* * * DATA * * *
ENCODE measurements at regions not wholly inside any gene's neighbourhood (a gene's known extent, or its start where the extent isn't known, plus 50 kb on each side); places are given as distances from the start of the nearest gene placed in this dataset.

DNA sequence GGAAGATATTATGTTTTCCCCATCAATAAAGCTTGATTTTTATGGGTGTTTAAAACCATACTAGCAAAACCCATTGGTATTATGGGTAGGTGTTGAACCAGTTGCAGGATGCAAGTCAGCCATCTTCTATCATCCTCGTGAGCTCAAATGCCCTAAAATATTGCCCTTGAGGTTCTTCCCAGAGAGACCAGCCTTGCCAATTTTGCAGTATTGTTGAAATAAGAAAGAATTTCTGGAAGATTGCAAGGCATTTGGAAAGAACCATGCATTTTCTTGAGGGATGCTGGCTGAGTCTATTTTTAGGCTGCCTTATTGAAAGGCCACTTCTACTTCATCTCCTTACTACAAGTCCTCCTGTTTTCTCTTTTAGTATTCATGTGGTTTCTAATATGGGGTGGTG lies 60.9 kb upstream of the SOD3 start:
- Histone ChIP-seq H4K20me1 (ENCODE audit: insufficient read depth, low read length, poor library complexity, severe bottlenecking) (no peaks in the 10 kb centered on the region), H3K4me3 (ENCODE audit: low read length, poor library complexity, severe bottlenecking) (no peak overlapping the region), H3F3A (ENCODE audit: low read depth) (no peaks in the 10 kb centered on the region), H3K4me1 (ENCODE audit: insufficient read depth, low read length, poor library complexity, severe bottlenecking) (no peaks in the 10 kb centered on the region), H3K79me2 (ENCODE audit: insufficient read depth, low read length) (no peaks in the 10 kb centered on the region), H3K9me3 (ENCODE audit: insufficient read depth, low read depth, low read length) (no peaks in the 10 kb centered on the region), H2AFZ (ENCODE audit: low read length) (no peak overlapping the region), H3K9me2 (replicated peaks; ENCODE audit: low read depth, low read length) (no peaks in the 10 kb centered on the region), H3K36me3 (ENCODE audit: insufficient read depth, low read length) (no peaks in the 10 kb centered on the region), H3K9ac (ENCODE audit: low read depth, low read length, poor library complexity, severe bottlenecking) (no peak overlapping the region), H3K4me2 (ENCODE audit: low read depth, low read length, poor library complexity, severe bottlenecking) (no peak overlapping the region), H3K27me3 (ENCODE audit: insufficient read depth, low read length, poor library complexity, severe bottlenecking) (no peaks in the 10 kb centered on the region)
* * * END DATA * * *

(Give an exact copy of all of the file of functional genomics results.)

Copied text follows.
ENCODE measurements at regions not wholly inside any gene's neighbourhood (a gene's known extent, or its start where the extent isn't known, plus 50 kb on each side); places are given as distances from the start of the nearest gene placed in this dataset.

DNA sequence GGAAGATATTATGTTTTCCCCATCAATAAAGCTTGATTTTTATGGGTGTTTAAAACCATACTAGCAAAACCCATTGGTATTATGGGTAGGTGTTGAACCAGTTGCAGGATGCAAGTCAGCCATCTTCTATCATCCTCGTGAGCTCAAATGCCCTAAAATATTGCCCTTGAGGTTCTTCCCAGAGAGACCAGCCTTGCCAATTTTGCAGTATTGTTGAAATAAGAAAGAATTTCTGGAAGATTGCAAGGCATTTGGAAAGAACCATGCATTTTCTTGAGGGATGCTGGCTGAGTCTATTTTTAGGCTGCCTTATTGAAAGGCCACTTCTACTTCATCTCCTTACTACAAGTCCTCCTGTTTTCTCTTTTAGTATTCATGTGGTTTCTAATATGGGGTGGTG lies 60.9 kb upstream of the SOD3 start:
- Histone ChIP-seq H4K20me1 (ENCODE audit: insufficient read depth, low read length, poor library complexity, severe bottlenecking) (no peaks in the 10 kb centered on the region), H3K4me3 (ENCODE audit: low read length, poor library complexity, severe bottlenecking) (no peak overlapping the region), H3F3A (ENCODE audit: low read depth) (no peaks in the 10 kb centered on the region), H3K4me1 (ENCODE audit: insufficient read depth, low read length, poor library complexity, severe bottlenecking) (no peaks in the 10 kb centered on the region), H3K79me2 (ENCODE audit: insufficient read depth, low read length) (no peaks in the 10 kb centered on the region), H3K9me3 (ENCODE audit: insufficient read depth, low read depth, low read length) (no peaks in the 10 kb centered on the region), H2AFZ (ENCODE audit: low read length) (no peak overlapping the region), H3K9me2 (replicated peaks; ENCODE audit: low read depth, low read length) (no peaks in the 10 kb centered on the region), H3K36me3 (ENCODE audit: insufficient read depth, low read length) (no peaks in the 10 kb centered on the region), H3K9ac (ENCODE audit: low read depth, low read length, poor library complexity, severe bottlenecking) (no peak overlapping the region), H3K4me2 (ENCODE audit: low read depth, low read length, poor library complexity, severe bottlenecking) (no peak overlapping the region), H3K27me3 (ENCODE audit: insufficient read depth, low read length, poor library complexity, severe bottlenecking) (no peaks in the 10 kb centered on the region)